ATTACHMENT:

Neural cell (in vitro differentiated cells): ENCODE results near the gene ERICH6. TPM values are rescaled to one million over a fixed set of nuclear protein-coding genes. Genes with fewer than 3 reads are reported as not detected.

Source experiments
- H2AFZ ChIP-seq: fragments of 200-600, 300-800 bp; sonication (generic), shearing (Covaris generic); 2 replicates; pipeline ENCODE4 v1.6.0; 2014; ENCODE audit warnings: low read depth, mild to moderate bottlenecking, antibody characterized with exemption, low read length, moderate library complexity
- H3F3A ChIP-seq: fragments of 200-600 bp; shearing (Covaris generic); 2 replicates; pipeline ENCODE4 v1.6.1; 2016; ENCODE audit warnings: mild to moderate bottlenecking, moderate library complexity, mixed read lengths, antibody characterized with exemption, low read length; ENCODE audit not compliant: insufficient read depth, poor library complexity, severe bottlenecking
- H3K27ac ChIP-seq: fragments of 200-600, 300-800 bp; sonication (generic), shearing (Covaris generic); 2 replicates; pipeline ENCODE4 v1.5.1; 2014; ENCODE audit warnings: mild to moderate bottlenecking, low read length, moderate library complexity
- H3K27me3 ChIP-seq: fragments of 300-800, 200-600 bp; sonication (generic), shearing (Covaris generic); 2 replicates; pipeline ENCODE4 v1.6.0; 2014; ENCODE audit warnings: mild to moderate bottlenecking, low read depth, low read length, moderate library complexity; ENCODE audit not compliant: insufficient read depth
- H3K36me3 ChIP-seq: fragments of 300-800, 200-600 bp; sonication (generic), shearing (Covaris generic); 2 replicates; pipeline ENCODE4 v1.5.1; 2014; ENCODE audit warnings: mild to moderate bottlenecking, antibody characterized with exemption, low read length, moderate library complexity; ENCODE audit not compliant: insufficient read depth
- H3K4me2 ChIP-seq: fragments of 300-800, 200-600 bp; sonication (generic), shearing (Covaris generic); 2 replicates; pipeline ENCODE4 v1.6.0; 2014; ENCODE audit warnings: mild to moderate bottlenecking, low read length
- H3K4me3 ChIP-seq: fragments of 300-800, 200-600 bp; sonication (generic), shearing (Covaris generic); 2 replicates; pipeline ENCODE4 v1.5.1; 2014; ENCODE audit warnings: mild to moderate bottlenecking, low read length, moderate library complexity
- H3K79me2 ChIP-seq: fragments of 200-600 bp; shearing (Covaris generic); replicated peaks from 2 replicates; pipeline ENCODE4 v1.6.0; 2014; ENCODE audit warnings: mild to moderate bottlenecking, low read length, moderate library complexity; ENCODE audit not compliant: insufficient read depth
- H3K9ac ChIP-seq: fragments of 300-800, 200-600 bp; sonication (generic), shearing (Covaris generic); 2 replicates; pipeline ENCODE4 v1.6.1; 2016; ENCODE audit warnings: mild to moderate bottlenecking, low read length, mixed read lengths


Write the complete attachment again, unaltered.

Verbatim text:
Neural cell (in vitro differentiated cells): ENCODE results near the gene ERICH6. TPM values are rescaled to one million over a fixed set of nuclear protein-coding genes. Genes with fewer than 3 reads are reported as not detected.

Source experiments
- H2AFZ ChIP-seq: fragments of 200-600, 300-800 bp; sonication (generic), shearing (Covaris generic); 2 replicates; pipeline ENCODE4 v1.6.0; 2014; ENCODE audit warnings: low read depth, mild to moderate bottlenecking, antibody characterized with exemption, low read length, moderate library complexity
- H3F3A ChIP-seq: fragments of 200-600 bp; shearing (Covaris generic); 2 replicates; pipeline ENCODE4 v1.6.1; 2016; ENCODE audit warnings: mild to moderate bottlenecking, moderate library complexity, mixed read lengths, antibody characterized with exemption, low read length; ENCODE audit not compliant: insufficient read depth, poor library complexity, severe bottlenecking
- H3K27ac ChIP-seq: fragments of 200-600, 300-800 bp; sonication (generic), shearing (Covaris generic); 2 replicates; pipeline ENCODE4 v1.5.1; 2014; ENCODE audit warnings: mild to moderate bottlenecking, low read length, moderate library complexity
- H3K27me3 ChIP-seq: fragments of 300-800, 200-600 bp; sonication (generic), shearing (Covaris generic); 2 replicates; pipeline ENCODE4 v1.6.0; 2014; ENCODE audit warnings: mild to moderate bottlenecking, low read depth, low read length, moderate library complexity; ENCODE audit not compliant: insufficient read depth
- H3K36me3 ChIP-seq: fragments of 300-800, 200-600 bp; sonication (generic), shearing (Covaris generic); 2 replicates; pipeline ENCODE4 v1.5.1; 2014; ENCODE audit warnings: mild to moderate bottlenecking, antibody characterized with exemption, low read length, moderate library complexity; ENCODE audit not compliant: insufficient read depth
- H3K4me2 ChIP-seq: fragments of 300-800, 200-600 bp; sonication (generic), shearing (Covaris generic); 2 replicates; pipeline ENCODE4 v1.6.0; 2014; ENCODE audit warnings: mild to moderate bottlenecking, low read length
- H3K4me3 ChIP-seq: fragments of 300-800, 200-600 bp; sonication (generic), shearing (Covaris generic); 2 replicates; pipeline ENCODE4 v1.5.1; 2014; ENCODE audit warnings: mild to moderate bottlenecking, low read length, moderate library complexity
- H3K79me2 ChIP-seq: fragments of 200-600 bp; shearing (Covaris generic); replicated peaks from 2 replicates; pipeline ENCODE4 v1.6.0; 2014; ENCODE audit warnings: mild to moderate bottlenecking, low read length, moderate library complexity; ENCODE audit not compliant: insufficient read depth
- H3K9ac ChIP-seq: fragments of 300-800, 200-600 bp; sonication (generic), shearing (Covaris generic); 2 replicates; pipeline ENCODE4 v1.6.1; 2016; ENCODE audit warnings: mild to moderate bottlenecking, low read length, mixed read lengths